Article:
Examine the "The Love Song of J. Alfred Prufrock" or "The Waste Land" as a failure of impersonality. Write a response that examines his work as a failure of impersonality. That is, analyze one of...
Examine the "The Love Song of J. Alfred Prufrock" or "The Waste Land" as a failure of impersonality. Write a response that examines his work as a failure of impersonality. That is, analyze one of these poems as a poem that is in fact deeply personal, even if it tries not to be. What parts of the poem will you choose to examine and why?
The personality of the narrator of the "The Love Song of J. Alfred Prufrock" violates the idea that the poem is impersonal in nature. When he invites the reader to go with him "through certain half-deserted streets," the reader develops an idea of Prufrock's haunts and his personality. He favors "cheap hotels" and "sawdust restaurants with oyster-shells." These parts of the poem, as well as others, portray Prufrock's innermost desires and fears.
The reader also knows something about Prufrock's appearance. He describes himself "With a bald spot in the middle of my hair —." He also describes himself as nicely dressed, with "My morning coat, my collar mounting firmly to the chin,/ My necktie rich and modest, but asserted by a simple pin —/ (They will say: 'But how his arms and legs are thin!')." Prufrock is an elegantly dressed man who wears formal clothing but has thin arms and legs. The reader can picture him, and the reader also senses that Prufrock is embarrassed by his arms and legs and what others say about them.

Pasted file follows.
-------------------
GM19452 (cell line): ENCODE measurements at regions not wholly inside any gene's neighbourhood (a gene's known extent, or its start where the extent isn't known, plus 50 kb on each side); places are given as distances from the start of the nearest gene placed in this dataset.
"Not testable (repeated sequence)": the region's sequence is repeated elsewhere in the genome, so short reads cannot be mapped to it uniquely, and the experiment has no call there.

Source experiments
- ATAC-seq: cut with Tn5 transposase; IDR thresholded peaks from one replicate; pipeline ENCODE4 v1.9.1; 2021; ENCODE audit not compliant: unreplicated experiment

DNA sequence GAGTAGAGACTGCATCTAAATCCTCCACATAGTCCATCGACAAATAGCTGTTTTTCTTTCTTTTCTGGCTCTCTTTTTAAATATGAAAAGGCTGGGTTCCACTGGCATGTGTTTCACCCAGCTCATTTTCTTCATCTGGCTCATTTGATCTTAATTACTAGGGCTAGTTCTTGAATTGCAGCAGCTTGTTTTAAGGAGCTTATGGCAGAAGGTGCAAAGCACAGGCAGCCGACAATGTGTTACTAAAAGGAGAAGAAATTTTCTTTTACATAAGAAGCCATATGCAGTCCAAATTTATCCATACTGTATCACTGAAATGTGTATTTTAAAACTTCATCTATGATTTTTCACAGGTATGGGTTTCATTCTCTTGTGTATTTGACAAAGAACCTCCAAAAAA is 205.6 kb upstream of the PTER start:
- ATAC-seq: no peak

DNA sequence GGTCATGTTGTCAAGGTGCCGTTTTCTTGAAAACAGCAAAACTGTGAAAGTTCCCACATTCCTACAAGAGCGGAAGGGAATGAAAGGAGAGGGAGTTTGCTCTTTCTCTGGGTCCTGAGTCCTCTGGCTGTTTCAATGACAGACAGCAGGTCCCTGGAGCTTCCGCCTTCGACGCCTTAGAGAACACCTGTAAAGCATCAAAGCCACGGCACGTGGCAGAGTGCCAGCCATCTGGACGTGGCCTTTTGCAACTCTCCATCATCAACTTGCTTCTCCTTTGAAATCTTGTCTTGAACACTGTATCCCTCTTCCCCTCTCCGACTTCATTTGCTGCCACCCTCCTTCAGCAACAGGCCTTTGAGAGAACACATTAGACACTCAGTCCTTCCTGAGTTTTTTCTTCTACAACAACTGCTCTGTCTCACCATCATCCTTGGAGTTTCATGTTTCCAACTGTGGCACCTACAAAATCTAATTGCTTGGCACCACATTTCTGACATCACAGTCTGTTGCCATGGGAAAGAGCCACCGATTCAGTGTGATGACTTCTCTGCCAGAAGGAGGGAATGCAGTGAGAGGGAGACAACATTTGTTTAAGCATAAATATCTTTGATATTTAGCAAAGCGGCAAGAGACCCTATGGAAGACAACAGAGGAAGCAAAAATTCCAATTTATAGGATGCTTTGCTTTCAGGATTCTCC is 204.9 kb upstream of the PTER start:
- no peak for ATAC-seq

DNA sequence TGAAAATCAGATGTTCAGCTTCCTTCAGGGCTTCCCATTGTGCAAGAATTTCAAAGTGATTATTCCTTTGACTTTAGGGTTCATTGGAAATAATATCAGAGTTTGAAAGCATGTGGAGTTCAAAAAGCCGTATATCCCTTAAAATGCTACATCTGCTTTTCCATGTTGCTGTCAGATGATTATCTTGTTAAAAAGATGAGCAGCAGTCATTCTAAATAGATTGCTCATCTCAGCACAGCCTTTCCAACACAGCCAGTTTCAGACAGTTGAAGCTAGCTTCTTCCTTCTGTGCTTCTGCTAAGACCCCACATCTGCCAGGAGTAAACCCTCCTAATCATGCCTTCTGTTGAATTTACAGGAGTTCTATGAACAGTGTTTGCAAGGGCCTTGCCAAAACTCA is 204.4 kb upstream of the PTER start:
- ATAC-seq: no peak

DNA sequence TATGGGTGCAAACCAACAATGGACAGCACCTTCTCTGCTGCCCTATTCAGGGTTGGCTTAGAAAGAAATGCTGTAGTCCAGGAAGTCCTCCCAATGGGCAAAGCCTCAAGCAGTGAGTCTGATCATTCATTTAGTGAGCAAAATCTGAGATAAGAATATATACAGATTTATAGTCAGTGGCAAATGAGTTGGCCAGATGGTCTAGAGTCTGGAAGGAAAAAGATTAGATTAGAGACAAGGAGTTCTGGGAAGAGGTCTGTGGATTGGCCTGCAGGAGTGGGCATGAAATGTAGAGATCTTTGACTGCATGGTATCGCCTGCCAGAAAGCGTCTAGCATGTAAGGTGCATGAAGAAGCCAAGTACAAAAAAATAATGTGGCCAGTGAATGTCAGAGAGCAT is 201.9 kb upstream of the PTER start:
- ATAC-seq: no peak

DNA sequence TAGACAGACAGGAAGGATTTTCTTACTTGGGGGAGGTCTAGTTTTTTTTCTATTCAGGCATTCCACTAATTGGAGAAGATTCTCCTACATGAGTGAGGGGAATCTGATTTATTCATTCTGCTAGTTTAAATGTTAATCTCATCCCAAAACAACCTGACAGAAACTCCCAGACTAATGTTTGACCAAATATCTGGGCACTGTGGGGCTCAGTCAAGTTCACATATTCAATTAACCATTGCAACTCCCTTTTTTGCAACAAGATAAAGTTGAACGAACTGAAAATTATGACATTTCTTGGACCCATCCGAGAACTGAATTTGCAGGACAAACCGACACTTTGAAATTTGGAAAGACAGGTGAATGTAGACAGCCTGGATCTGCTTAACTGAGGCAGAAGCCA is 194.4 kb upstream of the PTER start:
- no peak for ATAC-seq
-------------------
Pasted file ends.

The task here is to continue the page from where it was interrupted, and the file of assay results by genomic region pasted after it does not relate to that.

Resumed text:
Finally, Prufrock also reveals his anxieties and dreams. He says that, "No! I am not Prince Hamlet, nor was meant to be." In other words, he tells the reader that he is not meant to direct the action in life but is instead "deferential" and "cautious." He is not a leader but someone who is politic. At the end of the poem, he reveals, "I have heard the mermaids singing, each to each./ I do not think that they will sing to me." In other words, he does not think he is privy to the secrets and pleasures of life. Far from projecting impersonality, Prufrock provides the reader in these sections of the poem with a sense of his haunts, his physical self, and his innermost dilemmas and dreams.